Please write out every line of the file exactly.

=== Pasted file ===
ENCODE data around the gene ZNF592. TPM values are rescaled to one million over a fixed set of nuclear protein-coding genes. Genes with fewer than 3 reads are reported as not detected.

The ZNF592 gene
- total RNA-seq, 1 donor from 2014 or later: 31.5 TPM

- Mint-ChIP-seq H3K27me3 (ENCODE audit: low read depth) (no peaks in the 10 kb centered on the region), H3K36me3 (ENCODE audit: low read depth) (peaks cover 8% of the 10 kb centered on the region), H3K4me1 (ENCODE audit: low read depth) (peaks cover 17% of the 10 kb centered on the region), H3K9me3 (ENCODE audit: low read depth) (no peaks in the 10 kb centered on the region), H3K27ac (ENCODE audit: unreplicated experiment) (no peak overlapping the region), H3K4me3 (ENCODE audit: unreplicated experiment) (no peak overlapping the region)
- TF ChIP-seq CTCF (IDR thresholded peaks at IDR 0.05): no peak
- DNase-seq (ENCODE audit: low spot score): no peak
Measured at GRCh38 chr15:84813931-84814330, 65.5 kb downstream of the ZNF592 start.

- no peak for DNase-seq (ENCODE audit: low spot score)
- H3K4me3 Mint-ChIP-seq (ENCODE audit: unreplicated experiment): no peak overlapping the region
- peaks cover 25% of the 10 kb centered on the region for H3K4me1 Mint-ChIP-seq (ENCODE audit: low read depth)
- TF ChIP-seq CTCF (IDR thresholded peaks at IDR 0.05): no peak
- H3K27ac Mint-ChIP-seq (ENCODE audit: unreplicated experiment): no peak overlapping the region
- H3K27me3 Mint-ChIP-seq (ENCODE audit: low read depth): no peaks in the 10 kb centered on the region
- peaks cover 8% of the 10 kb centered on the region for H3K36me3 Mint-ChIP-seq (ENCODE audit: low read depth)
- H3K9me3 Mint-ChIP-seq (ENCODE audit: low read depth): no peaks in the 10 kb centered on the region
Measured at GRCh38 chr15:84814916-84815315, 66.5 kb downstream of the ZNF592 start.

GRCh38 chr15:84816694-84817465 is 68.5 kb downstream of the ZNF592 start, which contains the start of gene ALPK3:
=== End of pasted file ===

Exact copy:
ENCODE data around the gene ZNF592. TPM values are rescaled to one million over a fixed set of nuclear protein-coding genes. Genes with fewer than 3 reads are reported as not detected.

The ZNF592 gene
- total RNA-seq, 1 donor from 2014 or later: 31.5 TPM

- Mint-ChIP-seq H3K27me3 (ENCODE audit: low read depth) (no peaks in the 10 kb centered on the region), H3K36me3 (ENCODE audit: low read depth) (peaks cover 8% of the 10 kb centered on the region), H3K4me1 (ENCODE audit: low read depth) (peaks cover 17% of the 10 kb centered on the region), H3K9me3 (ENCODE audit: low read depth) (no peaks in the 10 kb centered on the region), H3K27ac (ENCODE audit: unreplicated experiment) (no peak overlapping the region), H3K4me3 (ENCODE audit: unreplicated experiment) (no peak overlapping the region)
- TF ChIP-seq CTCF (IDR thresholded peaks at IDR 0.05): no peak
- DNase-seq (ENCODE audit: low spot score): no peak
Measured at GRCh38 chr15:84813931-84814330, 65.5 kb downstream of the ZNF592 start.

- no peak for DNase-seq (ENCODE audit: low spot score)
- H3K4me3 Mint-ChIP-seq (ENCODE audit: unreplicated experiment): no peak overlapping the region
- peaks cover 25% of the 10 kb centered on the region for H3K4me1 Mint-ChIP-seq (ENCODE audit: low read depth)
- TF ChIP-seq CTCF (IDR thresholded peaks at IDR 0.05): no peak
- H3K27ac Mint-ChIP-seq (ENCODE audit: unreplicated experiment): no peak overlapping the region
- H3K27me3 Mint-ChIP-seq (ENCODE audit: low read depth): no peaks in the 10 kb centered on the region
- peaks cover 8% of the 10 kb centered on the region for H3K36me3 Mint-ChIP-seq (ENCODE audit: low read depth)
- H3K9me3 Mint-ChIP-seq (ENCODE audit: low read depth): no peaks in the 10 kb centered on the region
Measured at GRCh38 chr15:84814916-84815315, 66.5 kb downstream of the ZNF592 start.

GRCh38 chr15:84816694-84817465 is 68.5 kb downstream of the ZNF592 start, which contains the start of gene ALPK3: